Title: The Ladies of Missalonghi
Author: Colleen McCullough
Publication date: 1987
Length: 192 pages
Genre: Historical fiction
Sometimes fairy tales can come true–even for plain, shy spinsters like Missy Wright. Neither as pretty as cousin Alicia nor as domineering as mother Drusilla, she seems doomed to a quiet life of near poverty at Missalonghi, her family’s pitifully small homestead in Australia’s Blue Mountains. But it’s a brand new century–the twentieth–a time for new thoughts and bold new actions. And Missy Wright is about to set every self-righteous tongue in the town of Byron wagging. Because she has just set her sights on a mysterious, mistrusted, and unsuspecting stranger… who just might be Prince Charming in disguise.
After coming across a mention of The Ladies of Missalonghi online, I decided to give it a try once I saw the audiobook available via my library. This short book is enjoyable in many ways, but it also shows its age a bit, and has a troubling reputation as well. (See my quibbles section below…)
Set in the early 1900s in a small town in Australia, The Ladies of Missalonghi focuses on the sad little family living in a run-down house named Missalonghi on the shabby side of town. The town of Byron is dominated by the Hurlingford family, who own pretty much all of the desirable land and every local business. The nasty truth of the family is that thanks to an edict from its founding father who first established Byron, only males in the family inherit financially, while women descendents get a house and five acres of land. However, the houses and land have become worse and worse over the generations, and Hurlingford women who don’t marry well, become widowed, or (gasp) remain spinsters are doomed to a life of poverty and dependence.
Main character Missy Wright lives with her widowed mother Drusilla and her elderly aunt Octavia, and the three eke out the barest of livings. Missy is considered plain and unmarriageable, long past whatever youthful prime she might have had. To economize, the women dress in brown (appropriate for any occasion, and it doesn’t show dirt), have a very fixed routine of household chores, and rely on the condescending patronage of their richer relatives for meager treats and hand-outs.
When Missy meets a rough-hewn stranger and learns that he’s bought land in the adjacent valley, her imagination takes off — especially thanks to the romantic novels the town’s new librarian has been sharing with her. After a mild health scare, Missy decides to take matters into her own hands, throw off the burden of obedience and family deference, and pursue a life of adventure and love… even if she has to scheme and lie to get it.
While engaging in many ways, I do need to point out a few quibbles:
As I mentioned earlier, the book’s age shows in some of the depictions and dialogue. I don’t have a problem with historical fiction portraying an era’s inherent sexual inequalities, hang-ups, class issues, etc, but I actually feel that this book smacks a little too heavily of the 1980s. Published in 1987, The Ladies of Missalonghi has a love interest who’s the stereotypical bad boy in many ways, coming out with statements and attitudes that just wouldn’t fly today… and in historical fiction written now, I think authors tend to make their heroes a little less sexist/asshole-ish. If that makes any sense.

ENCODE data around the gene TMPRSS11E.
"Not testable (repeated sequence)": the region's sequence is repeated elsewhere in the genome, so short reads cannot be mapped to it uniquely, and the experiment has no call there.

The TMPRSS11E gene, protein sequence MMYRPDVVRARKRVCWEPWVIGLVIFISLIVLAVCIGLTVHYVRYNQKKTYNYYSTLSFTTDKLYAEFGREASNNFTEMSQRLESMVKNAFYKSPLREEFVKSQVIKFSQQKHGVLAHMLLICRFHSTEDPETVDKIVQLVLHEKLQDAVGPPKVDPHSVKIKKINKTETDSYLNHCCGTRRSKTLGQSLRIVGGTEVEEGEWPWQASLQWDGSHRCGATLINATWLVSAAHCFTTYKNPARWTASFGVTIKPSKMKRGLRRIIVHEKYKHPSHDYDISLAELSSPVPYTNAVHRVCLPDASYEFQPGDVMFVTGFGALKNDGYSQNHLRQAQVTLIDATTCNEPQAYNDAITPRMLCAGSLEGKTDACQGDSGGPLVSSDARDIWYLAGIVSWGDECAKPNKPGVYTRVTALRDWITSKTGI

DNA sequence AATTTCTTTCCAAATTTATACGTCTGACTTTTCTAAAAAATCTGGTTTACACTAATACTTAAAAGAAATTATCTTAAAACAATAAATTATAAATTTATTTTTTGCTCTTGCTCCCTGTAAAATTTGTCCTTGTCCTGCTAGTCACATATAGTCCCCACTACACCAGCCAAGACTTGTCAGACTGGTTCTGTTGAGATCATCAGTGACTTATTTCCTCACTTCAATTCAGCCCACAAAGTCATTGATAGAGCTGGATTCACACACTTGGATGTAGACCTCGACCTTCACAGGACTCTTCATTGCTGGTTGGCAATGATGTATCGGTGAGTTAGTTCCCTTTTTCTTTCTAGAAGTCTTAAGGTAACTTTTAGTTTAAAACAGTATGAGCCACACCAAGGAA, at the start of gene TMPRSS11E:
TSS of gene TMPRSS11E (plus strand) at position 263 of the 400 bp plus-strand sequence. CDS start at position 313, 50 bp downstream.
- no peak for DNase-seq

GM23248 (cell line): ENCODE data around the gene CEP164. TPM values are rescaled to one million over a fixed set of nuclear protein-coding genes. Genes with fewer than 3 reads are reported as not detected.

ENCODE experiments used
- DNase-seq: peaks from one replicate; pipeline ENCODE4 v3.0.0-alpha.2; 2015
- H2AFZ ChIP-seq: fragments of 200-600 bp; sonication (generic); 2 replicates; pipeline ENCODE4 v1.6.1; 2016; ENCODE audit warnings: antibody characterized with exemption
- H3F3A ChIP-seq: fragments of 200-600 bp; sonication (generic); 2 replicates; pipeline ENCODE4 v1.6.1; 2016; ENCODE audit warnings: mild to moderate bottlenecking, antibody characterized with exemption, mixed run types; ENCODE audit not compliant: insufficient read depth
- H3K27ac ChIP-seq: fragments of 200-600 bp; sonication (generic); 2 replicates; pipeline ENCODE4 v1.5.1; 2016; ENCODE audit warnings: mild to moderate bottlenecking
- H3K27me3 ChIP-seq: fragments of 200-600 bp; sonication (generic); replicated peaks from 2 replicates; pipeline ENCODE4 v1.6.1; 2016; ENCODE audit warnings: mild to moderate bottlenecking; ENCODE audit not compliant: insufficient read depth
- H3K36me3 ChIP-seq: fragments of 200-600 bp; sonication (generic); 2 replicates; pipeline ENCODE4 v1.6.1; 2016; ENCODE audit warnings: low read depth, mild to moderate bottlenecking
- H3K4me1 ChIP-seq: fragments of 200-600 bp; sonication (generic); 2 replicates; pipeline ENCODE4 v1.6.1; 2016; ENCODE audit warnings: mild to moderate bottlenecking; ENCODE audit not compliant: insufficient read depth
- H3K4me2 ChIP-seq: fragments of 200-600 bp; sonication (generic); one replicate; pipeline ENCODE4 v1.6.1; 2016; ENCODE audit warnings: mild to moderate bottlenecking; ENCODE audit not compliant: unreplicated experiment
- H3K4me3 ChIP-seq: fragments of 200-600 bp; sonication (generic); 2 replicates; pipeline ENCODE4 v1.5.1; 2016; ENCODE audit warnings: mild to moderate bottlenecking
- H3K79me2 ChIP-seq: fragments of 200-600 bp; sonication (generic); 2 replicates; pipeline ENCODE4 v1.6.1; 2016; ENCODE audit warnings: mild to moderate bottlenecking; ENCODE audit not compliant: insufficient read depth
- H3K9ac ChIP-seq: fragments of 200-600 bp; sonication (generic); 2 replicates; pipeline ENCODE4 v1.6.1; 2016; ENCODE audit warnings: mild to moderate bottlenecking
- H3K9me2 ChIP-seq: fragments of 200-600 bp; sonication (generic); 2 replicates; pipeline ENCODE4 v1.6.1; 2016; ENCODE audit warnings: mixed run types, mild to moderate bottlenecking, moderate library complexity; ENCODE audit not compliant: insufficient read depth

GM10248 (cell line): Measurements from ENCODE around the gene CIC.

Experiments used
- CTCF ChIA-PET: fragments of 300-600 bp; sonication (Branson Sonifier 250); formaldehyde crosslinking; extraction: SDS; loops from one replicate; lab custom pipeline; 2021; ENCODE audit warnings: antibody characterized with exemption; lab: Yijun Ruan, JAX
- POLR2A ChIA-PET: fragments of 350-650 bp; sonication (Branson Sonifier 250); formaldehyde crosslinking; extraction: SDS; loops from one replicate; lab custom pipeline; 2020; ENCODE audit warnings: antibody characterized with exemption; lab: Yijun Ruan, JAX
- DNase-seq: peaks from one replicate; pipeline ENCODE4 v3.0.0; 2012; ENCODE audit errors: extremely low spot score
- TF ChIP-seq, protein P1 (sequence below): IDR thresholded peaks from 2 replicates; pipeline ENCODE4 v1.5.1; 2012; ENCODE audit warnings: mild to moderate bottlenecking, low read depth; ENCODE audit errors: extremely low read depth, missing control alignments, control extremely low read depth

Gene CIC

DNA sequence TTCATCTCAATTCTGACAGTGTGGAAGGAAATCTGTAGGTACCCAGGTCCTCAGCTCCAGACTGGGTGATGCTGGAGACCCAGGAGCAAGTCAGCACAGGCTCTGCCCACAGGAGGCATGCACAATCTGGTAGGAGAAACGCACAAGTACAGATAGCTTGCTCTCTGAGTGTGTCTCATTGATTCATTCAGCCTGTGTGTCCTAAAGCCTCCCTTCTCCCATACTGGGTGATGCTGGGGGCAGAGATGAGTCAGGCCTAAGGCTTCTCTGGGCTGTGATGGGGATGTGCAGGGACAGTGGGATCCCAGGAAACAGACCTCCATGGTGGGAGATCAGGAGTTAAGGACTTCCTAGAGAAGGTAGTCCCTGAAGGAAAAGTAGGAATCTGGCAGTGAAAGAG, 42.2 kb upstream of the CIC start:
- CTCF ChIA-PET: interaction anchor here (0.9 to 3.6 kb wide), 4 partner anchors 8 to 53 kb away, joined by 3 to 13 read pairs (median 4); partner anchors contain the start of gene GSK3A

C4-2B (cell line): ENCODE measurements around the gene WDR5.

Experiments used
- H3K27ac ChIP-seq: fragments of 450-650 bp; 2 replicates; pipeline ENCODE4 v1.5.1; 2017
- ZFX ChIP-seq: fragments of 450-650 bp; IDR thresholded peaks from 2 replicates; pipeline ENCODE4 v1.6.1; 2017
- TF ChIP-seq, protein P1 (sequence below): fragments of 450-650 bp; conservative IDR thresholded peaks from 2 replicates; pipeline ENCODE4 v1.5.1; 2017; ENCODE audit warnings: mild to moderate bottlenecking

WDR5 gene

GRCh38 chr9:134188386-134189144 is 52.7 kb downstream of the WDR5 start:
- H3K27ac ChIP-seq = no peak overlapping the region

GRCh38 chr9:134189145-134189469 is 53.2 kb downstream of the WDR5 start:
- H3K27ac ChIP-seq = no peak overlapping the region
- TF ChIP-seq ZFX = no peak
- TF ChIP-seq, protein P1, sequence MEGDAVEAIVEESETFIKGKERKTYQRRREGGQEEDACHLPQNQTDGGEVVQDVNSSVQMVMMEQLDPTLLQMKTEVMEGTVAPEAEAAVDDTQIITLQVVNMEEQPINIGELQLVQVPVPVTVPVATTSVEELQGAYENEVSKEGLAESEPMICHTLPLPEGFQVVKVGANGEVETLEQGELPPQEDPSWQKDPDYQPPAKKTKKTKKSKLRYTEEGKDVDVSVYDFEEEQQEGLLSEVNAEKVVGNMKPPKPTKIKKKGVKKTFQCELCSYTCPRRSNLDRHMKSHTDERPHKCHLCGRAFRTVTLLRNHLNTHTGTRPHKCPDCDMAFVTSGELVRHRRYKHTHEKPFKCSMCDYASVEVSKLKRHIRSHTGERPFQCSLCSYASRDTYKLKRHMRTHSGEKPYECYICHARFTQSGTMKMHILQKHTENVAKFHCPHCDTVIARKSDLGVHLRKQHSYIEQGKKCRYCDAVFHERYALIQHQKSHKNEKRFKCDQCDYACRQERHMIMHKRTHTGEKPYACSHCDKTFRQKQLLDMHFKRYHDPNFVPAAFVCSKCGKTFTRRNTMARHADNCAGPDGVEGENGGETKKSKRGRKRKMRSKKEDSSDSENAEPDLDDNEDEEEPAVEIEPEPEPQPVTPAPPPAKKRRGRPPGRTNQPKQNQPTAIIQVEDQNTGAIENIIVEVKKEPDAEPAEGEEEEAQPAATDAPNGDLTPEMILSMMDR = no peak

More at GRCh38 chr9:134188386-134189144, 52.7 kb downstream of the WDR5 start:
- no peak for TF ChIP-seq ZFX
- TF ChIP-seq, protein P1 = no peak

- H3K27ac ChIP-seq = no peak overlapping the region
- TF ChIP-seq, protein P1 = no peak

BIG SPOILER: There’s a weird supernatural element that’s revealed toward the end that makes no sense at all, bringing a ghost into the mix in the strangest way possible, then using that ghost as the explanation for Missy’s pursuit of freedom. Seriously, I don’t get it at all. The ghost in question appears as a real person to Missy, and provides Missy with books, legal documents, a new dress and hat, and even comes to tea at Missalonghi, where she interacts with Drusilla and Octavia. Again… I don’t get it.
Finally, I need to point out the plagiarism allegations that plague this book, specifically, that Colleen McCullough basically took the plot of The Blue Castle by L. M. Montgomery, tweaked it a bit and moved it to Australia, and published it as her own. Colleen McCullough denied the allegations, but suggested that “subconscious recollection” was at play — that she must have read the book at some point and inadvertently incorporated elements without realizing where they’d come from. The stories track so closely (with key differences being that Missy’s mother is kind and loving, and that Missy knows that her health crisis isn’t real and lies to her love interest) that it’s impossible to believe that the similarities are purely accidental.
Having read The Blue Castle recently, the shared plot elements are very obvious — and I have to say, if I had to choose between the two books, The Blue Castle wins hands-down.
END OF SPOILERY QUIBBLES
All that aside, there’s plenty to like about The Ladies of Missalonghi. There are some clever twists as Missy begins to assert herself, including her scheming to undermine the terrible male relatives who neglect and cheat the vulnerable women of the family. The descriptions of the setting are lovely, and there are moments of clever dialogue and sly social digs that make it fun.
The audiobook is narrated by Davina Porter, known to Outlander fans as the wonderful narrator of all Outlander series audiobooks, and she’s always a treat to listen to.
Overall, I’m not sorry to have read The Ladies of Missalonghi and I enjoyed listening to it, but the troublesome aspects make it a hard book to truly love.
And I have to say, the whole “marriage due to a medical crisis that turns out to be false” plot is handled much better in The Blue Castle, as is so much else about the basics of the plot.